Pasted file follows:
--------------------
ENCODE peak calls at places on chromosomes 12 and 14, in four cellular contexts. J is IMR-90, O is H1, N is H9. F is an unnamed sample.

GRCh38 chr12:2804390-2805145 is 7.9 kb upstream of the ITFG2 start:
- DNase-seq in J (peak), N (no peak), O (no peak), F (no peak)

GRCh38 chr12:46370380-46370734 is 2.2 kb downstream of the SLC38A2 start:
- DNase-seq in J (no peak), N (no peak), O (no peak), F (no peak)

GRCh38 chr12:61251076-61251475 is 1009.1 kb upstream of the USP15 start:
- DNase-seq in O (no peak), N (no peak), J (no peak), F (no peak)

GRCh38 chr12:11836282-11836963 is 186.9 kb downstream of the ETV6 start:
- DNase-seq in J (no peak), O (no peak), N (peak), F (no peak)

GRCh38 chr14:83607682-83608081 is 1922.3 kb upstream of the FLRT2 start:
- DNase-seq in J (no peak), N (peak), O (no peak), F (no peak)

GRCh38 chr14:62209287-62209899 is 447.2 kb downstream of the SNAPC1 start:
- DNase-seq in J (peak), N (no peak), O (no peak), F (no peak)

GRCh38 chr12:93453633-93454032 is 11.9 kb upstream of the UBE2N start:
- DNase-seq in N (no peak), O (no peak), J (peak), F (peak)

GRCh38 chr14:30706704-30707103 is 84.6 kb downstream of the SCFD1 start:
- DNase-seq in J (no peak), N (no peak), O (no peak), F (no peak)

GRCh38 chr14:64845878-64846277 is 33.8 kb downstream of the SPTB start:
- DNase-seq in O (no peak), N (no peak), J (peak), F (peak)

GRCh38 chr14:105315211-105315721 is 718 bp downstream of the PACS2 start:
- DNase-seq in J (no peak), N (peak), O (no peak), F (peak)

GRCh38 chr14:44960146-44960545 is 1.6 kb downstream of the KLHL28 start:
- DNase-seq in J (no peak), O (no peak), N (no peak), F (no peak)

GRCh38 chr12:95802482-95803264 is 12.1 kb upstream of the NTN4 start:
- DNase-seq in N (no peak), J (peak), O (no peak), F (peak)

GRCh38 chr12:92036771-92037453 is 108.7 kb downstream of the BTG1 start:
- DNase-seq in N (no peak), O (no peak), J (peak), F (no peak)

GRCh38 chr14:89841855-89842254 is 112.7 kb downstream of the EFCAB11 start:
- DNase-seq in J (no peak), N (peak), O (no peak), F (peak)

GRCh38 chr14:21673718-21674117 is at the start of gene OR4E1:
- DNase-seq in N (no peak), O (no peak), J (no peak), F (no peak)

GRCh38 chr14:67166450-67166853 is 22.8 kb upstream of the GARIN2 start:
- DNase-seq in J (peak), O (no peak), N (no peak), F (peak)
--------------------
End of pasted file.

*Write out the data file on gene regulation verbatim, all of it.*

ENCODE peak calls at places on chromosomes 12 and 14, in four cellular contexts. J is IMR-90, O is H1, N is H9. F is an unnamed sample.

GRCh38 chr12:2804390-2805145 is 7.9 kb upstream of the ITFG2 start:
- DNase-seq in J (peak), N (no peak), O (no peak), F (no peak)

GRCh38 chr12:46370380-46370734 is 2.2 kb downstream of the SLC38A2 start:
- DNase-seq in J (no peak), N (no peak), O (no peak), F (no peak)

GRCh38 chr12:61251076-61251475 is 1009.1 kb upstream of the USP15 start:
- DNase-seq in O (no peak), N (no peak), J (no peak), F (no peak)

GRCh38 chr12:11836282-11836963 is 186.9 kb downstream of the ETV6 start:
- DNase-seq in J (no peak), O (no peak), N (peak), F (no peak)

GRCh38 chr14:83607682-83608081 is 1922.3 kb upstream of the FLRT2 start:
- DNase-seq in J (no peak), N (peak), O (no peak), F (no peak)

GRCh38 chr14:62209287-62209899 is 447.2 kb downstream of the SNAPC1 start:
- DNase-seq in J (peak), N (no peak), O (no peak), F (no peak)

GRCh38 chr12:93453633-93454032 is 11.9 kb upstream of the UBE2N start:
- DNase-seq in N (no peak), O (no peak), J (peak), F (peak)

GRCh38 chr14:30706704-30707103 is 84.6 kb downstream of the SCFD1 start:
- DNase-seq in J (no peak), N (no peak), O (no peak), F (no peak)

GRCh38 chr14:64845878-64846277 is 33.8 kb downstream of the SPTB start:
- DNase-seq in O (no peak), N (no peak), J (peak), F (peak)

GRCh38 chr14:105315211-105315721 is 718 bp downstream of the PACS2 start:
- DNase-seq in J (no peak), N (peak), O (no peak), F (peak)

GRCh38 chr14:44960146-44960545 is 1.6 kb downstream of the KLHL28 start:
- DNase-seq in J (no peak), O (no peak), N (no peak), F (no peak)

GRCh38 chr12:95802482-95803264 is 12.1 kb upstream of the NTN4 start:
- DNase-seq in N (no peak), J (peak), O (no peak), F (peak)

GRCh38 chr12:92036771-92037453 is 108.7 kb downstream of the BTG1 start:
- DNase-seq in N (no peak), O (no peak), J (peak), F (no peak)

GRCh38 chr14:89841855-89842254 is 112.7 kb downstream of the EFCAB11 start:
- DNase-seq in J (no peak), N (peak), O (no peak), F (peak)

GRCh38 chr14:21673718-21674117 is at the start of gene OR4E1:
- DNase-seq in N (no peak), O (no peak), J (no peak), F (no peak)

GRCh38 chr14:67166450-67166853 is 22.8 kb upstream of the GARIN2 start:
- DNase-seq in J (peak), O (no peak), N (no peak), F (peak)